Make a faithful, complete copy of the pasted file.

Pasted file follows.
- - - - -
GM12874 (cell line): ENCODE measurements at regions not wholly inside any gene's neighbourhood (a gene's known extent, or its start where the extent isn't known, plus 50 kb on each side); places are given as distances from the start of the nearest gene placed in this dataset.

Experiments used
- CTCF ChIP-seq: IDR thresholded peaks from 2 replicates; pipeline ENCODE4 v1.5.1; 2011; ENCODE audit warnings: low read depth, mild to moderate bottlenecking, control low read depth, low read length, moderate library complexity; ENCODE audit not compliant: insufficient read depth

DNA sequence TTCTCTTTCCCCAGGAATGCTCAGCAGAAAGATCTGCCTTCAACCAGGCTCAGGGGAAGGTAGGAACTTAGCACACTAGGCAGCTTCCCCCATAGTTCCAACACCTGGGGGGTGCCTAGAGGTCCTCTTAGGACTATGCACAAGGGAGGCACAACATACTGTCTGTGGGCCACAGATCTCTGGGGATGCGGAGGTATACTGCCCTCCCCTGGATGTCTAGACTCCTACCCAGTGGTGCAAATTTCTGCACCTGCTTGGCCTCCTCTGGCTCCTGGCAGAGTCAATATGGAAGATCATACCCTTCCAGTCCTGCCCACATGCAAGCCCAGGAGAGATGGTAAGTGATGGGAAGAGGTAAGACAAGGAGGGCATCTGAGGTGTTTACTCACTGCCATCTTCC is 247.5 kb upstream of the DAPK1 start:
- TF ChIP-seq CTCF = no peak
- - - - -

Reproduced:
GM12874 (cell line): ENCODE measurements at regions not wholly inside any gene's neighbourhood (a gene's known extent, or its start where the extent isn't known, plus 50 kb on each side); places are given as distances from the start of the nearest gene placed in this dataset.

Experiments used
- CTCF ChIP-seq: IDR thresholded peaks from 2 replicates; pipeline ENCODE4 v1.5.1; 2011; ENCODE audit warnings: low read depth, mild to moderate bottlenecking, control low read depth, low read length, moderate library complexity; ENCODE audit not compliant: insufficient read depth

DNA sequence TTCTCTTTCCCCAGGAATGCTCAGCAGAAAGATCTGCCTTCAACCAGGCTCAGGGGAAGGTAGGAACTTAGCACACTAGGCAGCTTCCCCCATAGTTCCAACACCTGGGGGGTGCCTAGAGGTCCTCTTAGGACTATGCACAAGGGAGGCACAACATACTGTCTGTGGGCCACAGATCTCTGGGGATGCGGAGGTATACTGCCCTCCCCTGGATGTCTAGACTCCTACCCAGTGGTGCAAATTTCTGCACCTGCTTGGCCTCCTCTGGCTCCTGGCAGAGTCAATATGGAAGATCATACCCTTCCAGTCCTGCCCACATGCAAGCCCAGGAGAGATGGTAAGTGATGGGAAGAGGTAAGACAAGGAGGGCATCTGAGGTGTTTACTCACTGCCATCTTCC is 247.5 kb upstream of the DAPK1 start:
- TF ChIP-seq CTCF = no peak